This gap comes from the fact that while organisations invest in various security measures to protect their active data, they can often overlook comprehensive backup and recovery strategies. This oversight can mean your critical data is left exposed and susceptible to loss, damage, or theft.

We can see from the respondents’ answers in the report that backup infrastructure security is one of the most critical to protect. However, it is also one of the areas with the biggest gaps in ransomware preparedness.

Top four preventative security controls, as well as the top four gaps in ransomware preparedness:
What are the common vulnerabilities in data protection?
  • Inadequate access controls: Weak or improperly configured access controls mean that unauthorised users or malware are able to infiltrate backup systems.  This leads to compromising the integrity of the data stored there
  • Lack of air gapping: Ransomware can easily move between systems when backup systems share a network with primary systems. Without air gapping (network segmentation) this increases the risk of cross-contamination.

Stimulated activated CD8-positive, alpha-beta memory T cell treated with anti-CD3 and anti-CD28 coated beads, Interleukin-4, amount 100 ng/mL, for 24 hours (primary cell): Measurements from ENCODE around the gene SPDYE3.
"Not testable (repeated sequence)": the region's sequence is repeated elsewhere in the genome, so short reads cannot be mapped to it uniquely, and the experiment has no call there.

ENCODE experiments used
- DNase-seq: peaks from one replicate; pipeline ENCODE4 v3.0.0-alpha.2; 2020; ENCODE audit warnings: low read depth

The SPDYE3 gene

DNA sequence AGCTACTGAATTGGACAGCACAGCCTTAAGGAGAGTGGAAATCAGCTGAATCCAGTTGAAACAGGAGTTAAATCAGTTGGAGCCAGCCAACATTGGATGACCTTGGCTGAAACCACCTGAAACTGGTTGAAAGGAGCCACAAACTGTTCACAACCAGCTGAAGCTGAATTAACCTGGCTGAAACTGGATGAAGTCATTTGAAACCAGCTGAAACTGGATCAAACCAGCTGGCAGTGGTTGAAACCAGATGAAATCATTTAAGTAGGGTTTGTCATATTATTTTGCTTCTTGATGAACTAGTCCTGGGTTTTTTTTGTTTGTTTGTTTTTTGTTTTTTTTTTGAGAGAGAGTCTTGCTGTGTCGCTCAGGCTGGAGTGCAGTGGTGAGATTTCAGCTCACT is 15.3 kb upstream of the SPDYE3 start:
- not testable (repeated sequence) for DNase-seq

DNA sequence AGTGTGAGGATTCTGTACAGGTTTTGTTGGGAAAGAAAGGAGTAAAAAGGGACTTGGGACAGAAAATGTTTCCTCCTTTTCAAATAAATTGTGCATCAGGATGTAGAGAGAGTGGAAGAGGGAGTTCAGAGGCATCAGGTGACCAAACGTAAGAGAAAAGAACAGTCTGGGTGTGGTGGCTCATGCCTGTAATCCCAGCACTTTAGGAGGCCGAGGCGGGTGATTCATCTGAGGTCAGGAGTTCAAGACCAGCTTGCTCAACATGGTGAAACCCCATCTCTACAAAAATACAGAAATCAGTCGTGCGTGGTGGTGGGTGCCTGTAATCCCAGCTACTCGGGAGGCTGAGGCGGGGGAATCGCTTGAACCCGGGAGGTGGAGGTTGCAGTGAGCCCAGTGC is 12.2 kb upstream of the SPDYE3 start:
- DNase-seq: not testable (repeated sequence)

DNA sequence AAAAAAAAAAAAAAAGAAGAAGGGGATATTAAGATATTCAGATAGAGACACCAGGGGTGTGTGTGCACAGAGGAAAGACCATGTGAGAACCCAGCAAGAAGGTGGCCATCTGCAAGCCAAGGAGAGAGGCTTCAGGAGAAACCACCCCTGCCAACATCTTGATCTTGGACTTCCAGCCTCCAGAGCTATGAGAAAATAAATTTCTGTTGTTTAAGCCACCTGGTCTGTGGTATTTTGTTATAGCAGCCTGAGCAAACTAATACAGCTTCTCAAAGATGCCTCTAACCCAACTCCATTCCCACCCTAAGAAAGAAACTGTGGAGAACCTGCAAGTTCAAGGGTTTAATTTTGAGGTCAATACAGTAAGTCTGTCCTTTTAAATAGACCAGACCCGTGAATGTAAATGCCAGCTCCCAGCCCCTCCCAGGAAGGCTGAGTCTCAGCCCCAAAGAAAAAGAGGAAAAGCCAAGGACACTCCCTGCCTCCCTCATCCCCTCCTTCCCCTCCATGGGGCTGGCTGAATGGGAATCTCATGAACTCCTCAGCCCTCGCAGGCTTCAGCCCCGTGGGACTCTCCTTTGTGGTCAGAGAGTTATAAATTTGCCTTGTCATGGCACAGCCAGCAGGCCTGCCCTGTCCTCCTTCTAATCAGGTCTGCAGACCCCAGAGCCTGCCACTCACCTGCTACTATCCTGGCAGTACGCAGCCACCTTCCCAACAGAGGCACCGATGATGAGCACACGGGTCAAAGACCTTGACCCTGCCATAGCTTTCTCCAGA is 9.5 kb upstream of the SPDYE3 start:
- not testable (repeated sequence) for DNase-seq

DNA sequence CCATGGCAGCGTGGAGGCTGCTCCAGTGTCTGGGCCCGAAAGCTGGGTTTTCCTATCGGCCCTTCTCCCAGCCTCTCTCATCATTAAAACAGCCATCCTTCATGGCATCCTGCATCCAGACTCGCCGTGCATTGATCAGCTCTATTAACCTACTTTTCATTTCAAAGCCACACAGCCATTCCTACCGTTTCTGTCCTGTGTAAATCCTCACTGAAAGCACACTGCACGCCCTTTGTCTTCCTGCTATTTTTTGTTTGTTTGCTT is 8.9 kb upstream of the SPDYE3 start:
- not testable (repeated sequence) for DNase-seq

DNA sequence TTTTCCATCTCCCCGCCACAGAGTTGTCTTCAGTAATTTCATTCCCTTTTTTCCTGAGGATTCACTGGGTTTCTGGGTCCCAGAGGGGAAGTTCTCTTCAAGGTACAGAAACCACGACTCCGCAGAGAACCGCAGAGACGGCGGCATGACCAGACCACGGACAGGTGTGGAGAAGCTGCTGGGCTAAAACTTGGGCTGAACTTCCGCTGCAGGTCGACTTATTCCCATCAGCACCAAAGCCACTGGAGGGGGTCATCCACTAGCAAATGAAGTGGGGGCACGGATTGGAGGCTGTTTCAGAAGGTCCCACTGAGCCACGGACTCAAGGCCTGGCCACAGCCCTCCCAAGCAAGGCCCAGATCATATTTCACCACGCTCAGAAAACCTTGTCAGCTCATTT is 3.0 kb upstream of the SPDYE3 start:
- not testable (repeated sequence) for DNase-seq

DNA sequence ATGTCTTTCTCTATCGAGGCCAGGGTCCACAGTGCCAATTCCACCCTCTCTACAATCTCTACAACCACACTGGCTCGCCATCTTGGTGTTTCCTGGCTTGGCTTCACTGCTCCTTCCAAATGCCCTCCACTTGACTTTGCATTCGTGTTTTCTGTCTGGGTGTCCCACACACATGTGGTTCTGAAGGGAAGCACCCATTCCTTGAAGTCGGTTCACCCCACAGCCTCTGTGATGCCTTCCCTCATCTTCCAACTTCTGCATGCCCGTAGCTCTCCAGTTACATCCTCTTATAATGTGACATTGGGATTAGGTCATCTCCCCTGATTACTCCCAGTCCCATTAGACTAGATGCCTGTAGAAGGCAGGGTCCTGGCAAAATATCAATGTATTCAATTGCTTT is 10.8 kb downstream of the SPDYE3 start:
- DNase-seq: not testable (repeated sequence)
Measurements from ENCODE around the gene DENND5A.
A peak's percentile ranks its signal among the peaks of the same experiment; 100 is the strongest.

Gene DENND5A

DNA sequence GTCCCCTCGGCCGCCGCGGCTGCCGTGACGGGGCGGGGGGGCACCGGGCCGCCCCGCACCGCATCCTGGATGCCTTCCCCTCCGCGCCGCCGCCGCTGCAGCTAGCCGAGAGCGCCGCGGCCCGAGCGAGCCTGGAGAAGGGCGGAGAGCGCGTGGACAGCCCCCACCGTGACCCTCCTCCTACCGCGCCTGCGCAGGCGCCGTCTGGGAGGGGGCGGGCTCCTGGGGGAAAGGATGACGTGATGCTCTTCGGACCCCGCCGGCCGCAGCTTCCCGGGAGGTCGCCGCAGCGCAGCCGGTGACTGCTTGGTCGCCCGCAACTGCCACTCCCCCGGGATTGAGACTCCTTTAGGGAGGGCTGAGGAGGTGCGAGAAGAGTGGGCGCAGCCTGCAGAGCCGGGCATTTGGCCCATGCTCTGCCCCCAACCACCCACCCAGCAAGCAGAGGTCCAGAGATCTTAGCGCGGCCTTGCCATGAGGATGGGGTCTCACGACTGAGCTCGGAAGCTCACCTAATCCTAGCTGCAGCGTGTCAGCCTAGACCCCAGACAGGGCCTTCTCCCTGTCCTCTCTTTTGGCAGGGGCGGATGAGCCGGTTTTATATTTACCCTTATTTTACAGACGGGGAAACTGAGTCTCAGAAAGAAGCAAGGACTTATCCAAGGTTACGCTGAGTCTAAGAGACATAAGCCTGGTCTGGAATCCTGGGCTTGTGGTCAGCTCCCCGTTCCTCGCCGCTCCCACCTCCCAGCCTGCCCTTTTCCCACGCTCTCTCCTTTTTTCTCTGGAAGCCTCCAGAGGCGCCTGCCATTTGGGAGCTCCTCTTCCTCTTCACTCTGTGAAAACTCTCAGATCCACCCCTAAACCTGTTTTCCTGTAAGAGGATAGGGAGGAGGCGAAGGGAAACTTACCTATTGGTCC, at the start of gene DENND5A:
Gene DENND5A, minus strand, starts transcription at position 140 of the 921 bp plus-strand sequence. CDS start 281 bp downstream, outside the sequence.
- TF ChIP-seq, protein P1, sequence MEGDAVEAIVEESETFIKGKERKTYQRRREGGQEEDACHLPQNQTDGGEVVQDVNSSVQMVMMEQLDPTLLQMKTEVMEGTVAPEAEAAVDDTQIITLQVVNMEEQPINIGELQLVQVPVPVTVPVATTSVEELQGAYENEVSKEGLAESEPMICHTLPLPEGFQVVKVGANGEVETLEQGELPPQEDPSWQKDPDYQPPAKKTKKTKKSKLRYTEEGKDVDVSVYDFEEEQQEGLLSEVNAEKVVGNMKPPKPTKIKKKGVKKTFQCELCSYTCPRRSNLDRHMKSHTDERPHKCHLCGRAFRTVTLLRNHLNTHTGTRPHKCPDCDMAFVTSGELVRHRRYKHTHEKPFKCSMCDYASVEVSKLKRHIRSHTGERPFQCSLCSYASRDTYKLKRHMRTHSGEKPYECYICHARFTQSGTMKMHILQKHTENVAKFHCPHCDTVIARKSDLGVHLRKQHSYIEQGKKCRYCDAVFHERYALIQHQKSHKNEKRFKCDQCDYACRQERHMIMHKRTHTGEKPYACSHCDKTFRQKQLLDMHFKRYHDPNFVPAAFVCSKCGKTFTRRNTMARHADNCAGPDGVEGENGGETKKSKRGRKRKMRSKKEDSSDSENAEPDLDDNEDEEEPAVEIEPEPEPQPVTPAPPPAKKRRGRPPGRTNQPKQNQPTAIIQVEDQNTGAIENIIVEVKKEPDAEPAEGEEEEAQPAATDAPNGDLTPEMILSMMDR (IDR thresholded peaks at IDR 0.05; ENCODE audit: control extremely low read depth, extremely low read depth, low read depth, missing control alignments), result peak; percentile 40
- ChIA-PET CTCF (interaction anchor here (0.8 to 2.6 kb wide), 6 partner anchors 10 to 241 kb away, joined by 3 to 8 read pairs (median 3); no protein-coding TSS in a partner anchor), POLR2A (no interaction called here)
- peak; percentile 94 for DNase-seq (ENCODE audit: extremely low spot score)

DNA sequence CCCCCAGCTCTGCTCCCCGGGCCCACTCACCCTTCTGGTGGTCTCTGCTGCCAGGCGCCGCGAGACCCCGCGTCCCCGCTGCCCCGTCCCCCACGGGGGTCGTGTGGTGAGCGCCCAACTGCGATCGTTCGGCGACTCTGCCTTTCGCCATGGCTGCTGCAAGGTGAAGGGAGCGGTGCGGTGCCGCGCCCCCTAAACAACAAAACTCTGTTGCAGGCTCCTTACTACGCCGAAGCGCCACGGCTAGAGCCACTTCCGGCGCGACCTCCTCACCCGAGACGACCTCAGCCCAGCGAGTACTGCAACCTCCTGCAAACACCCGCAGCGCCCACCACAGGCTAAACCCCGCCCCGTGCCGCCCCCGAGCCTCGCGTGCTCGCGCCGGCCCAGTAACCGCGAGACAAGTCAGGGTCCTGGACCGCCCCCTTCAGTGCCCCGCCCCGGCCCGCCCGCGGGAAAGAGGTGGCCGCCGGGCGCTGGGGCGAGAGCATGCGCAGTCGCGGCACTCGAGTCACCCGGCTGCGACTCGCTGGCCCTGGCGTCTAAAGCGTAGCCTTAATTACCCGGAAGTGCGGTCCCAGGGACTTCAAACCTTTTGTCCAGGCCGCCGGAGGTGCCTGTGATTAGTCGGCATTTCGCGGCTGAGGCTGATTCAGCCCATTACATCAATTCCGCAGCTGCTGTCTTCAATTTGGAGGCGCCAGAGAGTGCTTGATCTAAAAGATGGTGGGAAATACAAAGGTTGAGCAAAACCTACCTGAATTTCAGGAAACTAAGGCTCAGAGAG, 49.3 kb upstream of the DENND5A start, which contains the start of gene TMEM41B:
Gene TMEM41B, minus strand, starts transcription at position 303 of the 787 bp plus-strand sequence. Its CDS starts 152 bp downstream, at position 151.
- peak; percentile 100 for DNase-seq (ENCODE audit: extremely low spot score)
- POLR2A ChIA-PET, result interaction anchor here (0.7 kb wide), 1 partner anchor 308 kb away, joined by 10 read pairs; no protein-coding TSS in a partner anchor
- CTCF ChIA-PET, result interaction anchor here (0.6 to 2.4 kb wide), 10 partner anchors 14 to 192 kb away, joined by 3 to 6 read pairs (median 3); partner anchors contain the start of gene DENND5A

• Insufficient authentication: If backups lack robust authentication mechanisms, cyber attackers can gain unauthorised access to backup data, then manipulate, or even delete it without any problems.
  • No data immutability: Without data immutability, backup data is vulnerable to tampering by ransomware. Attackers can alter or delete backup files, making them useless for recovery.
  • Single points of failure: A company can create a single point of failure if they rely on a single backup solution or location. If this point is compromised by ransomware, the company could lose both primary and backup data.

It is essential to understand the vulnerabilities and the tactics used by ransomware to attack backup systems in order to develop a comprehensive defence strategy that will protect valuable data assets and maintain business continuity.

Safeguarding your data: Data protection best practices

Organisations use many strategies and technologies to protect their cloud-based backups and to ensure data integrity.  There are also well-established best practices that are proven effective at keeping data safe and companies compliant with all regulatory bodies, such as NIS2 and GDPR.